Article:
NH Woman Impacted by Opioid Crisis Attending SOTU Address - NECN
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NH Woman Impacted by Opioid Crisis Attending SOTU Address

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    NH Woman Attending President's State of the Union Address

    Jeanne Moser's family was directly impacted by the opioid drug crisis. Her 27-year-old son Adam died in 2015 after an overdose of fentanyl.

    (Published Monday, Jan. 29, 2018)

    New Hampshire Sen. Jeanne Shaheen traveled to Washington D. C. for President Donald Trump's State of the Union Address and invited a special guest impacted by the opioid crisis to join her.

    "To be her guest is just so wonderful and it gives me the opportunity to history represent all the families in New Hampshire who have lost a loved one to the opioid crisis," said Jeanne Moser of East Kingston.

    Moser's family was directly impacted by the opioid drug crisis. Her 27-year-old son Adam died in 2015 after an overdose of fentanyl.

    "I think it's important to have her there and to have those voices who are talking about what the challenges are as we deal with this crisis," said Shaheen.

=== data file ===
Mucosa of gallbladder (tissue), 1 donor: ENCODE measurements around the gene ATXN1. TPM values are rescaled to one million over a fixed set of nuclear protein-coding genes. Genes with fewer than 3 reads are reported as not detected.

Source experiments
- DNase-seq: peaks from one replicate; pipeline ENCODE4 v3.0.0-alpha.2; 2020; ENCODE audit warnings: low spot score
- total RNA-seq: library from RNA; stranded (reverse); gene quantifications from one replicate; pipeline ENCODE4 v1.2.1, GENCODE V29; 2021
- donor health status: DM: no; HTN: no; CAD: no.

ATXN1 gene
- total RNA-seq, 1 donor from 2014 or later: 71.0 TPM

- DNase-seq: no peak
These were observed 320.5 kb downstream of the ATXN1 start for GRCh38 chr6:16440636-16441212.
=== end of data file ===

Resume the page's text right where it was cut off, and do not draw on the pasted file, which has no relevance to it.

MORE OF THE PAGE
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    Both Shaheen and Moser hope to hear President Trump discuss the epidemic and his plans on what he's going to do to address it.

    Since their son's death in 2015, Moser and her husband Jim have dedicated their lives to gaining federal support through their organization "Zero Left."

    "What 'Zero Left' advocates for is the proper use and storage of it while it's in the home," Moser said.

    "Zero Left" also advocates for doctors to have conversations with their patients about the effects of pain medications after surgery.

    Close to 500 people died from drug overdoses in the Granite State in 2016 - the third highest per capita rate for overdoses nationally.

    On Monday Shaheen met with New England High Intensity Drug Trafficking Area (HIDTA), a task force of law enforcement agencies to help stop drug traffickers. The organization is in threat of losing their funding.

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    "It's unfortunate that even though we've said this is a public health emergency we're not seeing any more help for people who need it," said Shaheen. "I would like to hear the president say that's he's going to commit to supporting more resources to address this epidemic."

    Moser wants to hear the same.

    For now, Moser and her husband are doing their best to make sure their son's death is not in vain. 

    "To have a family go through the pain we have gone through is not something that you'd wish on anybody. Our hope is to just get the education and awareness out there that opioids can kill." Moser said

    Shaheen is asking for $25 billion in funding over the next two years to help battle the drug crisis. 

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